September is traditionally the month of lawn maintenance, helping the grass to recover from summer and prepare for winter. Rake out the dead grass and moss (collectively known as ‘thatch’) that has accumulated over the mowing season with a wire rake. On larger lawns, hire a scarifier sharing the cost and use with friends or buy an electric version. Scarify first one way, then at 90 degrees, Spike compacted areas with a fork, push the spikes into the ground, with the tines facing forward, rocking it backwards and forwards to loosen the soil. In severe cases you may need to ‘hollow tine’ to relieve surface compaction, particularly on clay soil, a job that needs doing around every three years. Hollow tiner’s can be hired, though I have found them to be very expensive for one person. It is worth shopping around and sharing the cost with friends and although they are not always easy to locate, it is well worth the effort. Feed with high potash autumn lawn fertiliser afterwards then brush in top dressing and over-sow worn patches, with seed.
The first frosts can strike anytime in September, depending on where in the country you garden. Although they’re not often particularly hard, they can still signal the end for tender plants. You’ll know from past experience when to bring tender plants like Osteospermum’s and Agyranthemum’s under cover in your area; just listen to the weather forecast, so you don’t get caught out and take soft tip cuttings. Young plants, are vigorous and perform better the following year, anyway.
Take semi ripe cuttings from Rosemary and other woody herbs. Remove several young healthy shoots from this year’s growth about 2.5-3cm long, trim them just below a leaf joint with a sharp pair of secateurs or knife. Using your finger and thumb, strip off the leaves from the bottom 2.00 cm of the cutting, dip the bottom 2.5cm in hormone rooting powder, tapping lightly to remove any excess. Fill a 9cm pot with cutting compost, firm it gently then insert the cuttings round the edge so the leaves of adjacent cuttings do not touch then firm the compost again. Water thoroughly, allow the compost to drain then put the pot in a propagator or on a sunny windowsill. Keep the compost moist, not waterlogged and they will root in a couple of months.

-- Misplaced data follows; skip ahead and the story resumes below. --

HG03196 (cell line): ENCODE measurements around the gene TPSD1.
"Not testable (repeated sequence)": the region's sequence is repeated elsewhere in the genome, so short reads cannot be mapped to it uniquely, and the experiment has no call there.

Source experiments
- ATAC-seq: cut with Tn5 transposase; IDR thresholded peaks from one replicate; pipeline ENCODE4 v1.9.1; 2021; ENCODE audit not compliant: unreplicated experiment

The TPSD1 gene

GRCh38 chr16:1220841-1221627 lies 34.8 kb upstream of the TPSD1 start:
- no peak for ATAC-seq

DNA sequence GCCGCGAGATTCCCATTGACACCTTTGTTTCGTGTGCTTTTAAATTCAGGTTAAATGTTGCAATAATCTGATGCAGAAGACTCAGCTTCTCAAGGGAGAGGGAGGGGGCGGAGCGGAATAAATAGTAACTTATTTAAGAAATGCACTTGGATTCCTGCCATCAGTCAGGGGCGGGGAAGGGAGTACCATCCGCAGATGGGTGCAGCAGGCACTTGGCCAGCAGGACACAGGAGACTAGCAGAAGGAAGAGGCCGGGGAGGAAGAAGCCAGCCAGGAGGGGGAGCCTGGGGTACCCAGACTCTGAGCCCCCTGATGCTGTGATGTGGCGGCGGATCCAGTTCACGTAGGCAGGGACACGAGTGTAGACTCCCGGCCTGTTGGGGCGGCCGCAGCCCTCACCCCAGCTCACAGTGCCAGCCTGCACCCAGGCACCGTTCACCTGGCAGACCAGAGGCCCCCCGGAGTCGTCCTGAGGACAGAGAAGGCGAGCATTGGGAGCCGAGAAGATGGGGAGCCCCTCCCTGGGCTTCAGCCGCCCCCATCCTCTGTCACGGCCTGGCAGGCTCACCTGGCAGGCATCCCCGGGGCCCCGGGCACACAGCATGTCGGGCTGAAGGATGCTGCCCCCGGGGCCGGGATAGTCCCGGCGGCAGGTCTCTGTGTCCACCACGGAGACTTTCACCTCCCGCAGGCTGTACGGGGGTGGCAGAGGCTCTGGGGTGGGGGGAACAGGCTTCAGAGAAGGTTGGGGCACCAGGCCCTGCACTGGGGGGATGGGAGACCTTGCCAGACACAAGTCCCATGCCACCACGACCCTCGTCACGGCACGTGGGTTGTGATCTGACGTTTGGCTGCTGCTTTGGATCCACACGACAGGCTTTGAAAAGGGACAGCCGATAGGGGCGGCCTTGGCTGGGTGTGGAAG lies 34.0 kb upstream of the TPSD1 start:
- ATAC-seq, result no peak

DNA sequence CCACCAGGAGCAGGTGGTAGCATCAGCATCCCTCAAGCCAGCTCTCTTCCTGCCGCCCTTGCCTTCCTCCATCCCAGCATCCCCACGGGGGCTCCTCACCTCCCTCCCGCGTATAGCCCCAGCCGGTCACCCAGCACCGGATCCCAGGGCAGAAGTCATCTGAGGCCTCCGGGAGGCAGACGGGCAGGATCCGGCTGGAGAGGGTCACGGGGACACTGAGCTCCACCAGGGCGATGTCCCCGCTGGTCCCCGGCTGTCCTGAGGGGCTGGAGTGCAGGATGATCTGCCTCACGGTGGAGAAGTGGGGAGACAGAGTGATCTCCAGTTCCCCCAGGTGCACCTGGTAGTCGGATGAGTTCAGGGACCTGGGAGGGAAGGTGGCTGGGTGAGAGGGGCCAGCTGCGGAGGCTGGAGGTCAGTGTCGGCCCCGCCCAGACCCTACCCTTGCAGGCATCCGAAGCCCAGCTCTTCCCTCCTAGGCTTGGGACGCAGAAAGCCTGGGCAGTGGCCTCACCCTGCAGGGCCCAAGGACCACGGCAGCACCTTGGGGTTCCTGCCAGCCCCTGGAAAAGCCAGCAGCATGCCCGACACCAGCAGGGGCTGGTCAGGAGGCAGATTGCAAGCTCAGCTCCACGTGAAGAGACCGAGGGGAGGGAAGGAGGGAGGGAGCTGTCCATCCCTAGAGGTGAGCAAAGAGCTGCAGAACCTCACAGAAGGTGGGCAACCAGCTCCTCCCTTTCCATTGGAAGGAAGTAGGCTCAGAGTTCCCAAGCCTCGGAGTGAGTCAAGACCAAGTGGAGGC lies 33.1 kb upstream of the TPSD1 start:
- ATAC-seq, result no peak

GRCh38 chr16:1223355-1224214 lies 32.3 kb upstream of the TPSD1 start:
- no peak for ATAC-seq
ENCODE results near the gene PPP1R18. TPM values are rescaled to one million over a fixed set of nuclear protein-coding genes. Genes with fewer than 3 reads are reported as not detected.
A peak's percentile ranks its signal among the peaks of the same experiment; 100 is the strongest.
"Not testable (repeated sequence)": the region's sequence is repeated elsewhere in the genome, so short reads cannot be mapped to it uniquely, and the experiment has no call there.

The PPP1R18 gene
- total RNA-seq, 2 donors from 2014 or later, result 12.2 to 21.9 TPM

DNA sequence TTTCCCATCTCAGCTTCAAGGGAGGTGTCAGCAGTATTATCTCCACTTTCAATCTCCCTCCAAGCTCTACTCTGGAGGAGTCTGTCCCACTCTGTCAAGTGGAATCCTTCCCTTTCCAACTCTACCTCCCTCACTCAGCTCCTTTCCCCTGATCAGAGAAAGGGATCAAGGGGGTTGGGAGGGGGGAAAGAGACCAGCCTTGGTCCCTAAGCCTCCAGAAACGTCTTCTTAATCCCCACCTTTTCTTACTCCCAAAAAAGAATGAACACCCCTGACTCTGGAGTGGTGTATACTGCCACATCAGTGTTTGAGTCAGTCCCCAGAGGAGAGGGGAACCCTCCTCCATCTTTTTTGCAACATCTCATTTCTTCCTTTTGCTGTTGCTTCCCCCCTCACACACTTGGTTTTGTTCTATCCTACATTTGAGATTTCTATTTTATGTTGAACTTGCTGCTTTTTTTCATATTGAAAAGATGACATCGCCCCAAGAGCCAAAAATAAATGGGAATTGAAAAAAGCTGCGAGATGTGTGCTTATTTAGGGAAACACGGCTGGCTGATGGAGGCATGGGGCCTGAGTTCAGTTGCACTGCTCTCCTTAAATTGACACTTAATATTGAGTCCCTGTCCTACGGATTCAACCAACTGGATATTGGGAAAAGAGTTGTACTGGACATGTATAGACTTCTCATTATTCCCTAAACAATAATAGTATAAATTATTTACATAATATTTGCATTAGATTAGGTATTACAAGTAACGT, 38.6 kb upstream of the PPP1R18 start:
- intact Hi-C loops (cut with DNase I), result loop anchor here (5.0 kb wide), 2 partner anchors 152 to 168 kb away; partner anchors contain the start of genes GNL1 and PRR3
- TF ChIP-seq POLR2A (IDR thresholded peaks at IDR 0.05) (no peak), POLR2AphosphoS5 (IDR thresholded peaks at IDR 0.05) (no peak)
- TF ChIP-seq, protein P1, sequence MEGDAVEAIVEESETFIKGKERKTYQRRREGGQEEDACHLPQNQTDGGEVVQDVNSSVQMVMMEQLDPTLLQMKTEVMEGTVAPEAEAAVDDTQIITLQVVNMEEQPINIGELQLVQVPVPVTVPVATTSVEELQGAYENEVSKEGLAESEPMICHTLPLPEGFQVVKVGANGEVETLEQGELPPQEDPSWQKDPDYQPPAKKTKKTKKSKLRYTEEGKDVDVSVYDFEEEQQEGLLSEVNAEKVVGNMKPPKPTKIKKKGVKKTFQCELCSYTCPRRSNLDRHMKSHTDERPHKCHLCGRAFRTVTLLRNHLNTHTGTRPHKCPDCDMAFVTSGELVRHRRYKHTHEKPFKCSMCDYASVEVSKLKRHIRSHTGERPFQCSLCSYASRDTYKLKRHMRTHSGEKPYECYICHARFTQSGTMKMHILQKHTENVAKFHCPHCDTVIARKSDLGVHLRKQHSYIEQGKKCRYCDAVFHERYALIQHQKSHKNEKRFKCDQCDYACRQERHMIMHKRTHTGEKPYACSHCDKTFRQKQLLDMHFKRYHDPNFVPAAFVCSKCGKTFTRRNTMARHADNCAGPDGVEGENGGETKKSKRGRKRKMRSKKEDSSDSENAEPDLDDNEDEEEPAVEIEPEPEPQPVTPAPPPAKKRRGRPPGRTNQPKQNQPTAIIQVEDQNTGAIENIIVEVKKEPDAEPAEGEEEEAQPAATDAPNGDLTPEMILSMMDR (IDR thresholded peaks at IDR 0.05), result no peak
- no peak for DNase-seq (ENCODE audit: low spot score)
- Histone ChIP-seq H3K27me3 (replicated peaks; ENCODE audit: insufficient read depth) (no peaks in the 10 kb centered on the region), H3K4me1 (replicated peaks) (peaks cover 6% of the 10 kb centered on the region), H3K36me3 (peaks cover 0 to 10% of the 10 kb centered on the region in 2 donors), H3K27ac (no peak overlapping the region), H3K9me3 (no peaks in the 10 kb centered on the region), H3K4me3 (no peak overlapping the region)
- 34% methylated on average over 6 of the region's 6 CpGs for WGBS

It is also time to lift and replant ‘Foxgloves’ and other spring flowering biennials sown earlier in the year, into their final flowering positions. Lift on a dull day, when the soil is moist and water well after transplanting. Buy and plant your spring bulbs as early as possible for the widest possible choice and so they are established before the onset of cooler weather and plant your garlic, too. It is also the perfect moment to give evergreen hedges a final trim before the onset of winter and cut back the side shoots of climbing roses to two buds of the base.
Happy Gardening! Matt